Demolition is abatement of a nuisance, not a taking requiring condemnation

by Victoria Heldt

Hendrix Roosevelt v. City of Detroit
(Michigan Court of Appeals, October 13, 2011)

This case deals with the demolition of a building in Detroit, Michigan.  In 2003, the City sent a dangerous building violation notice to the owners of the building after they discovered it was dilapidated, only had a half roof, and was open to trespass.   After a hearing was held, a demolition notice was sent.  At the time, Roosevelt was not on record as an owner of the building, so he didn’t receive these notices.  In 2005, Roosevelt filed a demolition deferral application and listed the building’s address as the place to send him notice.  The City granted the deferral on the condition that the building not is kept open to public trespass.  If the condition was not met, the building would be demolished without further notice.  A notice was sent to the building addressed to Roosevelt, but it was returned as Roosevelt had moved from the building.  In 2006 the City inspected the building and found it was in violation of the deferral agreement.

Roosevelt filed another deferral request in 2007 and provided 258 Riverside Drive as an address at which to reach him.  The City denied the request and sent notice both to the building’s address and to the alternative address Roosevelt provided.  Both notices were returned in the mail.  In September of 2007 the building was demolished.  Roosevelt filed a claim arguing that the demolition of the building violated the Michigan constitution, violated federal due process, and was the result of gross negligence by two City employees.  The court dismissed the federal claim and remanded the case to the circuit court to resolve the remaining claims.  On both of these claims the circuit court granted summary judgment for the City.  In 2010 the City petitioned to reopen the case in order to present a counterclaim for demolition costs.  The petition was granted, and when Roosevelt failed to oppose the demolition costs, the court awarded demolition costs to the City.  All claims made their way to the Michigan Court of Appeals.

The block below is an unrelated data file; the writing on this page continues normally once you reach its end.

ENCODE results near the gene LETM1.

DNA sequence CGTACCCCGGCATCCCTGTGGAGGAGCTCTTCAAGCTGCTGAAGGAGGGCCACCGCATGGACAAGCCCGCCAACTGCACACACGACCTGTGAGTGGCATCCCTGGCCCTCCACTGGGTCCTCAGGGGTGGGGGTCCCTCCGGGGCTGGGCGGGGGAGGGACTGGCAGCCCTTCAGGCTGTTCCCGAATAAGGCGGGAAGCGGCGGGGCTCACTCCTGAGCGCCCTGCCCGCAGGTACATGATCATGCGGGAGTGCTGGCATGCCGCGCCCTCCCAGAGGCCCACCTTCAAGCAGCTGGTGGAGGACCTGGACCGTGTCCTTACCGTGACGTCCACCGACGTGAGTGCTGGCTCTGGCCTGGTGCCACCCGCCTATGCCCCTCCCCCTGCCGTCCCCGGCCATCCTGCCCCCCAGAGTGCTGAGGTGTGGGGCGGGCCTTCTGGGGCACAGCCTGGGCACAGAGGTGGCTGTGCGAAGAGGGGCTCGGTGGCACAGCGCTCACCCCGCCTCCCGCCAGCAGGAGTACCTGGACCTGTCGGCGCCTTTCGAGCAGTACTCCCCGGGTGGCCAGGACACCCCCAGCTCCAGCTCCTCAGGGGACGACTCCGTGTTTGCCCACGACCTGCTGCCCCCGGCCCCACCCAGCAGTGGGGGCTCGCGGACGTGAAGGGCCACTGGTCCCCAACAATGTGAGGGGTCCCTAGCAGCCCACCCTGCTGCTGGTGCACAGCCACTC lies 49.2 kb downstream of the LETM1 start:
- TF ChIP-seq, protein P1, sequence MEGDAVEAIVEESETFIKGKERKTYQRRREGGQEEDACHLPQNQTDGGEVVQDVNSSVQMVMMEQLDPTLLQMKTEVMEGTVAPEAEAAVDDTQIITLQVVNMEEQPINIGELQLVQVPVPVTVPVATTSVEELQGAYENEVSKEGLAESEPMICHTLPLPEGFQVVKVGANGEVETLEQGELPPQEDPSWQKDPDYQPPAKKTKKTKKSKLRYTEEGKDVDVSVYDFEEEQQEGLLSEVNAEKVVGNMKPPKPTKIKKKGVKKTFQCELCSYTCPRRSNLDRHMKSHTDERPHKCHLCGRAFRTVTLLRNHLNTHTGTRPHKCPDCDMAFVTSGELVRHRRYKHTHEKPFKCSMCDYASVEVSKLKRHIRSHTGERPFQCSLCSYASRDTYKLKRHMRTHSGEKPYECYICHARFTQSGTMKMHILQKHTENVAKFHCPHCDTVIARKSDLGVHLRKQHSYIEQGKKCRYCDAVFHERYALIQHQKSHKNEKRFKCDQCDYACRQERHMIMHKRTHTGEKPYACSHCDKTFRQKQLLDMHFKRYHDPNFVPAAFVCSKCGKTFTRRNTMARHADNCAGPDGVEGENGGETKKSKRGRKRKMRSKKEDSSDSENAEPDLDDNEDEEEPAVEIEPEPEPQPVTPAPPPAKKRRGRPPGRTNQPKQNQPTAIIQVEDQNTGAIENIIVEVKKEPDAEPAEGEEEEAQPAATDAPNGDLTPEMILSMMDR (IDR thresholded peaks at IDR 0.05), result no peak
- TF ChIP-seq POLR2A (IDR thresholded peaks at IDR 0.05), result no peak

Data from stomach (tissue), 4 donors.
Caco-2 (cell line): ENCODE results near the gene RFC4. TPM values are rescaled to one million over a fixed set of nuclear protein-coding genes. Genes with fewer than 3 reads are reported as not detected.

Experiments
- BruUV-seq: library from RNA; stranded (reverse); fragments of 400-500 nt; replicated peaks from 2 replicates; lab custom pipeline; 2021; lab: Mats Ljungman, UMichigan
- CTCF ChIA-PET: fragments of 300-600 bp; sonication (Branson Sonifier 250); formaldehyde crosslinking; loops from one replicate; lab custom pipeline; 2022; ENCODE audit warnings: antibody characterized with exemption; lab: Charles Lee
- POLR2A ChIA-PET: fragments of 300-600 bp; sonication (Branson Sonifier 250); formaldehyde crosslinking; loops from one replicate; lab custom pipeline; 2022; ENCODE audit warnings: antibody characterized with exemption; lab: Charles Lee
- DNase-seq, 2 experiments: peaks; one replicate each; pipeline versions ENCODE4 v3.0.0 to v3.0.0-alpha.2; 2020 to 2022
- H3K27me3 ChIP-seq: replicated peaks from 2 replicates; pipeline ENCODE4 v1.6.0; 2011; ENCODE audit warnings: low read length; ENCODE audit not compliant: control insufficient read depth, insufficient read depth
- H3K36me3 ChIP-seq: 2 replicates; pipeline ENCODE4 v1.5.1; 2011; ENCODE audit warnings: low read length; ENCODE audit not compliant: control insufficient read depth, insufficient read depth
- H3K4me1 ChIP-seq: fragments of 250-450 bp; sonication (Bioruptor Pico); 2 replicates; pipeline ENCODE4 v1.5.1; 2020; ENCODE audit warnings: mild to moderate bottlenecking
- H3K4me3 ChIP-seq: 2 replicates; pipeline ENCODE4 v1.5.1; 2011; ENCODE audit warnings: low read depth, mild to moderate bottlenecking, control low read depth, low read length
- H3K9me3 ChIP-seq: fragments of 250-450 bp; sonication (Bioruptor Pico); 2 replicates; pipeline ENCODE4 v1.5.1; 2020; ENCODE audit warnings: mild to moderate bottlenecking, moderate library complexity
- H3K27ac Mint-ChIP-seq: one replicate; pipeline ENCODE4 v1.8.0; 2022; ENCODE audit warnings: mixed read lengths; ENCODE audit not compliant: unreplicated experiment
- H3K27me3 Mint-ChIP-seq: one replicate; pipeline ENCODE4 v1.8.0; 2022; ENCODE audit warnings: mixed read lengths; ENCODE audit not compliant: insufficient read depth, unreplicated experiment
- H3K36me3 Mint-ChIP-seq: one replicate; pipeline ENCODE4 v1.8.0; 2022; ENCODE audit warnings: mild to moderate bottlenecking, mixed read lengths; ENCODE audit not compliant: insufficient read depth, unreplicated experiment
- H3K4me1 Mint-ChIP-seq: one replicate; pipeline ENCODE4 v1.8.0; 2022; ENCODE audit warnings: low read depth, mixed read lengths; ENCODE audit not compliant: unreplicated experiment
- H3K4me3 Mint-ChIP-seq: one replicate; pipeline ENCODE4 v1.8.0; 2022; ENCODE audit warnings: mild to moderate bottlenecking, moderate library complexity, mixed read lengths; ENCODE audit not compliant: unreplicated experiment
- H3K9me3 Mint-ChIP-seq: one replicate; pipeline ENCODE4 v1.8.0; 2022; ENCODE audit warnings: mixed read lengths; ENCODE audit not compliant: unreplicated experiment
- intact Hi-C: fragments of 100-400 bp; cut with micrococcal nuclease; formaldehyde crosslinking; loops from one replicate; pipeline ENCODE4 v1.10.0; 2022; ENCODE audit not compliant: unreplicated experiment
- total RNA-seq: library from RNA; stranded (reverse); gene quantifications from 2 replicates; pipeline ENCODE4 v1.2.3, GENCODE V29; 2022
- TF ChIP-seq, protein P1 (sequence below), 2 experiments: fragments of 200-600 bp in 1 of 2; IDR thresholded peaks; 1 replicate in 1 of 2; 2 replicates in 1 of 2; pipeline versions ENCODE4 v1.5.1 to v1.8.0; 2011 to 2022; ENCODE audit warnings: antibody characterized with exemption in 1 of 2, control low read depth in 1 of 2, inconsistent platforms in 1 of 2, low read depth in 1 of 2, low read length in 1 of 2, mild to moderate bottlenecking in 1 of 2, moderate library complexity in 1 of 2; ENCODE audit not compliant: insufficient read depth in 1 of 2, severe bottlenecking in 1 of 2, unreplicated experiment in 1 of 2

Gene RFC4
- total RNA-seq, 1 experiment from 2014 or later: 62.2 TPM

As for the state constitution claim, the Court of Appeals laid out three main reasons why the claim was properly dismissed by the circuit court.  First, monetary damages are reserved for plaintiffs with no other avenue of relief.  Roosevelt’s first line of relief would have been via a federal due process claim, which was alleged and was denied.   The Court also noted that the City’s actions did not constitute a “taking.”  A “taking” occurs when the government confiscates property for public use.  In these instances, the government must go through the proper condemnation process.  An exception exists, however, if the property is causing a public nuisance.  Nobody has the right to use their property as a nuisance; therefore it is not considered a “taking” if the government uses its power to stop a public nuisance.  Roosevelt’s building was considered a public nuisance since it “imperiled the health, safety, and welfare” of the neighborhood.  Thus, the government did not commit a “taking” when it demolished the building.  The Court’s final point regarding this claim was that Roosevelt cannot claim a due process violation if he actually received notice.  The fact that he filed petitions for demolition deferral was evidence that he knew of the demolition plans.  Consequently, there was no due process violation.

In regards to the gross negligence claim against the municipality’s employees, the Court noted that governmental employees are protected from lawsuits if they were “acting within the scope of their authority, were engaged in the exercise or discharge of a governmental function, and their conduct did not amount to gross negligence that is the proximate cause of the injury or damage.”  In this case, the Court focused on the phrase “proximate cause.”  The Court concluded that this phrase is to be interpreted as the “most immediate and direct” cause of the action (in this case, the demolition of the building) and that it refers to one cause.  In this case another cause existed in correspondence with the demolition, namely Roosevelt’s failure to uphold the conditions of the deferral.  As a result of those factors, the employee’s actions are not deemed gross negligence.

Finally, Roosevelt challenged the circuit court’s action in assessing the demolition costs to him since state statute specifies that a judgment lien, and not a personal judgment, should be granted in demolition costs.  The Court agreed with Roosevelt and found that the trial court abused its discretion in awarding the city a personal judgment against Roosevelt.  After affirming the district court’s decisions regarding the constitutional claim and the gross negligence claim, it remanded the case for the granting of a judgment lien.

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